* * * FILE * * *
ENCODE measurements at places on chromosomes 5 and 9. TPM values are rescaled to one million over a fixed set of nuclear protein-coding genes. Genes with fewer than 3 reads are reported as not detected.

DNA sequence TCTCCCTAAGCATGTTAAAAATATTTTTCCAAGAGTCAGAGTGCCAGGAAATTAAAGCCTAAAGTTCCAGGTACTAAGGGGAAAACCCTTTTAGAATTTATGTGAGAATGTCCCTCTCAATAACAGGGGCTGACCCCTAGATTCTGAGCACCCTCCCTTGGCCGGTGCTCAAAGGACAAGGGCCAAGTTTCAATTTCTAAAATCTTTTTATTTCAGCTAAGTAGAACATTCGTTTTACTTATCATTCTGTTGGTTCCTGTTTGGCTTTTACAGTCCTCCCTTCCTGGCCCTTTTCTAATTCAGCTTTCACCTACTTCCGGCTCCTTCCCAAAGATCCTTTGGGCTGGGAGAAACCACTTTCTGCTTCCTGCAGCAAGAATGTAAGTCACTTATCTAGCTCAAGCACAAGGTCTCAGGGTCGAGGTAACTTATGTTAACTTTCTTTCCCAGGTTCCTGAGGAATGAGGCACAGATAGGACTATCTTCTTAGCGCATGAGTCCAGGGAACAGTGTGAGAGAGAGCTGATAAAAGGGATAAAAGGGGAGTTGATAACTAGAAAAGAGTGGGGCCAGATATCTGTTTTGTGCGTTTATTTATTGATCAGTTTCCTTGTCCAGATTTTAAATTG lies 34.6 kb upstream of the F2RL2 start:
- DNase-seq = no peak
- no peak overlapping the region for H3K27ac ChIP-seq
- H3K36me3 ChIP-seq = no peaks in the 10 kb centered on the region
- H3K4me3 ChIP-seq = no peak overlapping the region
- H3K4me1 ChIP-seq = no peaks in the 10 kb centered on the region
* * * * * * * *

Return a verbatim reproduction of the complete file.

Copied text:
ENCODE measurements at places on chromosomes 5 and 9. TPM values are rescaled to one million over a fixed set of nuclear protein-coding genes. Genes with fewer than 3 reads are reported as not detected.

DNA sequence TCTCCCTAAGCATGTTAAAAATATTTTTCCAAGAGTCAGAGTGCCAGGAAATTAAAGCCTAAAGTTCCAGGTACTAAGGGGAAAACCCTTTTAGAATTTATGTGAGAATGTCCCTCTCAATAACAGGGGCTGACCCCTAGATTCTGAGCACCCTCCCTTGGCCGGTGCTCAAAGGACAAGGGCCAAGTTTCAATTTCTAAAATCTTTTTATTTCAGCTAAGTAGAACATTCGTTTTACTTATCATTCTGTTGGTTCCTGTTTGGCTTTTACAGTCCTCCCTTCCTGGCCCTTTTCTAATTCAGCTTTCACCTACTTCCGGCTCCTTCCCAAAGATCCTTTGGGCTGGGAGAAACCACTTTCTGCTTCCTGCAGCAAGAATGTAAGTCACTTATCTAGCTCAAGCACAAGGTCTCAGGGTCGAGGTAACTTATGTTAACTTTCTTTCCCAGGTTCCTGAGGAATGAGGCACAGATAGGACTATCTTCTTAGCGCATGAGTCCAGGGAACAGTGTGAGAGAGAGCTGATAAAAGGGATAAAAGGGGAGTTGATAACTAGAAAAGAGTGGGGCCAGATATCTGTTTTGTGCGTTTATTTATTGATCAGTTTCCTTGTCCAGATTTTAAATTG lies 34.6 kb upstream of the F2RL2 start:
- DNase-seq = no peak
- no peak overlapping the region for H3K27ac ChIP-seq
- H3K36me3 ChIP-seq = no peaks in the 10 kb centered on the region
- H3K4me3 ChIP-seq = no peak overlapping the region
- H3K4me1 ChIP-seq = no peaks in the 10 kb centered on the region